Days after the Office of Justice Programs’ new missing persons and unidentified decedents Web site went live, Randy Hanzlick, the medical examiner in Fulton County, Georgia, received an e-mail message…
As crime scene officers we have the responsibility of protecting the crime scene and its integrity, and protecting the dignity of the victim. In this article, I’ll discuss problems you need to watch out for and products you can use to help protect your crime scene.
This issue’s Safety Guys column is the final one in our initial series on clandestine drug laboratories. This article will look at the next steps of conducting residual sampling, remediation, and final clearance assessments.
To say there are many issues faced by today’s digital forensics community would be an understatement. Lack of funding, cross-jurisdictional legal struggles, and a lack of qualified professionals are just a small sample of the main body of issues.
A CSI professional describes how the latest portable lasers allow even non-experts to find more evidence in less time and generate higher quality data including trace and latent prints, compared to any other technology.
The Safety Guys are back one more time to discuss the third phase of dealing with clandestine drug labs. This feature tackles the final step – the clean up, better described as the assessment of residual contamination and proper remediation.
When the San Diego County Medical Examiner (SDME) and County Veterinarian needed new facilities, County Administrators undertook a needs assessment to understand what benefits might be obtained by co-locating both agencies under one roof.
There are examiners working today in some agencies that do not have documented technical standard operating procedures ( SOPs) for the analysis of digital media. Most likely, this is because there are no Quality Assurance Practices (QAP) being followed and no Quality Assurance Systems (QAS) in those agencies to provide oversight.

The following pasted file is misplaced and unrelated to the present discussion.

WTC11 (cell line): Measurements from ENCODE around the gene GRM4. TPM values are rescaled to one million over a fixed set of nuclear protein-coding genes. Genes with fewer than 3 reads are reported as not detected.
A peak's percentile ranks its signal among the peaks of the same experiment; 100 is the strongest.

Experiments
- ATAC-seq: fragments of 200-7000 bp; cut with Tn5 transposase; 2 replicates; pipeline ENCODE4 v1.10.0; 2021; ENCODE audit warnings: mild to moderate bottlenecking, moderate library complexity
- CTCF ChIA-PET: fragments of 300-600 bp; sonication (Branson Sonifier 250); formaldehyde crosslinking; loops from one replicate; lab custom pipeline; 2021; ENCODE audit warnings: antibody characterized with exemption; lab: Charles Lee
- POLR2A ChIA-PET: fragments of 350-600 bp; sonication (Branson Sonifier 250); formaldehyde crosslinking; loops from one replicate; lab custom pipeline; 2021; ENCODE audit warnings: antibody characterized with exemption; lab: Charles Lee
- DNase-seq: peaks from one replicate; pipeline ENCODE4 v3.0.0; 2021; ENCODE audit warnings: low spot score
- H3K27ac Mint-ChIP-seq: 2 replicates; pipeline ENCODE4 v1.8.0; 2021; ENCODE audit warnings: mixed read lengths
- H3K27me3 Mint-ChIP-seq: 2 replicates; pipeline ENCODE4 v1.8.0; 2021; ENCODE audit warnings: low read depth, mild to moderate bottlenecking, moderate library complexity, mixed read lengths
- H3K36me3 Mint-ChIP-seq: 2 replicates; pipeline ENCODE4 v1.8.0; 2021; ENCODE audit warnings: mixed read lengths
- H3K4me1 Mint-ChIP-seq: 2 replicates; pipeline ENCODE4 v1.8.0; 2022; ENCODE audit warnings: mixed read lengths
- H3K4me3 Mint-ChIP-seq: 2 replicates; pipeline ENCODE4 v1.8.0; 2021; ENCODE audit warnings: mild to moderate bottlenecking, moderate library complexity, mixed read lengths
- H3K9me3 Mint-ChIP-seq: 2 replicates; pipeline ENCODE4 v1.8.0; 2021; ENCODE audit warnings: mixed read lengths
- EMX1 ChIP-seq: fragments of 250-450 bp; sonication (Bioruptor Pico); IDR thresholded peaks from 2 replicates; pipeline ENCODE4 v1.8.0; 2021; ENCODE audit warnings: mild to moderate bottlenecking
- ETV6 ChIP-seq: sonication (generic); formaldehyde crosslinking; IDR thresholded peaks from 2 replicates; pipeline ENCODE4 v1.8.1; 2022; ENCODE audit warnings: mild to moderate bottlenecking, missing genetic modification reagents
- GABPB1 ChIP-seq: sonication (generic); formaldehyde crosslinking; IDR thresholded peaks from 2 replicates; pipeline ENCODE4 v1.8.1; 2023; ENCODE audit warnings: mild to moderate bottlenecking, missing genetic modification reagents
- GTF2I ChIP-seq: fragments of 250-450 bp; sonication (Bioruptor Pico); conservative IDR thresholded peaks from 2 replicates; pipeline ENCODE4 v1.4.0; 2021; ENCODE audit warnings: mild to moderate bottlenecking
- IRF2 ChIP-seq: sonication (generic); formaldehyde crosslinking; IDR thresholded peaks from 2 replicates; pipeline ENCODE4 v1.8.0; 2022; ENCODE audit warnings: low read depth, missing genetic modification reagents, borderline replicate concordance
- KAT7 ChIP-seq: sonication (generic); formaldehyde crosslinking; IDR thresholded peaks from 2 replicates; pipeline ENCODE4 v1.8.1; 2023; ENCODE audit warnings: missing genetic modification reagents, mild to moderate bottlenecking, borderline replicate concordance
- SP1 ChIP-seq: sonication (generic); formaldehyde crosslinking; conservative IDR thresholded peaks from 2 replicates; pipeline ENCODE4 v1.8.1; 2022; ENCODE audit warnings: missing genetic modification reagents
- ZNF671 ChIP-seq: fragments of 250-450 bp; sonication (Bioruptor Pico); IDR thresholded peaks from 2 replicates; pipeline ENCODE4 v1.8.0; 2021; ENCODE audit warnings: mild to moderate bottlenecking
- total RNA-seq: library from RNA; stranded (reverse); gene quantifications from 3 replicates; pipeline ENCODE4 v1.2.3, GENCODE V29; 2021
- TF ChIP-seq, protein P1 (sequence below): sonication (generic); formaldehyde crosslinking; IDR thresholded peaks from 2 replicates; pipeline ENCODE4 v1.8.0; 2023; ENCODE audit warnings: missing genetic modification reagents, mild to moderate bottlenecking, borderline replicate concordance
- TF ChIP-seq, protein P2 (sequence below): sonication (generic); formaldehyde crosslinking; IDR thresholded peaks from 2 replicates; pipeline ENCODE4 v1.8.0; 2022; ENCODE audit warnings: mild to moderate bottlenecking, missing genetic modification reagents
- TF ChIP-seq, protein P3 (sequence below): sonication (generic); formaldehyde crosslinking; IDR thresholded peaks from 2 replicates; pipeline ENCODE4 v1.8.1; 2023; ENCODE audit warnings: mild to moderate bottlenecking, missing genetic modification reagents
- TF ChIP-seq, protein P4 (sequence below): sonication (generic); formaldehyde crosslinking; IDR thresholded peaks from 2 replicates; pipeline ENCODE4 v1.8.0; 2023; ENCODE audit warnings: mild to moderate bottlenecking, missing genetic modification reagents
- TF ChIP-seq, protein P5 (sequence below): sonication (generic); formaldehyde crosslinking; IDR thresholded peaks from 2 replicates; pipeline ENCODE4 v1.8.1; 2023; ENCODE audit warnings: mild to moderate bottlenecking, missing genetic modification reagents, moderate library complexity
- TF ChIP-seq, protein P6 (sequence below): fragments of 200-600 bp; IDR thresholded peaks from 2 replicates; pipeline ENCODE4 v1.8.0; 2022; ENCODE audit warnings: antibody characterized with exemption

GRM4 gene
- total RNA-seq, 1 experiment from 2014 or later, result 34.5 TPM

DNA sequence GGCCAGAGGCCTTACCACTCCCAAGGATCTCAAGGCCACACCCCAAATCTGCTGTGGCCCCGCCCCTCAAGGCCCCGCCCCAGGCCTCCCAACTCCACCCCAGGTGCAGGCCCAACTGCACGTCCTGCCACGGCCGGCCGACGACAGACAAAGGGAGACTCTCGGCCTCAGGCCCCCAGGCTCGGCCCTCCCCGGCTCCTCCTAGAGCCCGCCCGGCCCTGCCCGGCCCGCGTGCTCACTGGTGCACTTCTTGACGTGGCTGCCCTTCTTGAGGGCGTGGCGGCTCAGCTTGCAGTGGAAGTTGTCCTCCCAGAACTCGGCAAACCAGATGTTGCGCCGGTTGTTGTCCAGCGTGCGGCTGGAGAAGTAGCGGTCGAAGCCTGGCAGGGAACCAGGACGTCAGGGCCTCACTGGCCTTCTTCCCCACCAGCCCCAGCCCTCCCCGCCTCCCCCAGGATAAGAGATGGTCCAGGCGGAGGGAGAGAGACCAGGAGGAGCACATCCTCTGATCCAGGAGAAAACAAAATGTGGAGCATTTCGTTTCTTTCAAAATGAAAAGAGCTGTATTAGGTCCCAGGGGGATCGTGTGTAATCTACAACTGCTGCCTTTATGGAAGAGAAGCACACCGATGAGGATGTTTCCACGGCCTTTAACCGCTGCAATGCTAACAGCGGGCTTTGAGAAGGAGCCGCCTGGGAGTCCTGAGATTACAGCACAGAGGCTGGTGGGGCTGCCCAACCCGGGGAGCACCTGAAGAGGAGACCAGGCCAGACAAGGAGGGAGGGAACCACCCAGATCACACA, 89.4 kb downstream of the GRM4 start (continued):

While conventional STR DNA analysis has been highly publicized over the past decade and used to aid countless criminal investigations, a newer technology known as Y-STR analysis is now being implemented in many laboratories.
Multiplex STR analysis has long been accepted as the gold standard in the field of human identification. This method is highly informative, allowing DNA identification to be made with a high degree of accuracy.
While there have been many jokes within the scientific community about the markers that might be present on the Y chromosome – propensity for the air guitar, total lack of recall for dates, incessant use of the TV remote, and inability to ask for directions – it is this very “maleness” that makes the Y chromosome extremely useful in forensic DNA analysis.
Suspects often leave important evidence throughout crime scenes: tire tracks, footprints, tool marks, extruder marks on different casings, etc. Casting can preserve this impression evidence for comparison work and analysis at the lab.
Over the past 20 years, DNA has become a critical part of our judical system. As the process evolves and technology advances, forensic laboratory facilities must also transform to support countless cases that rely upon DNA evidence.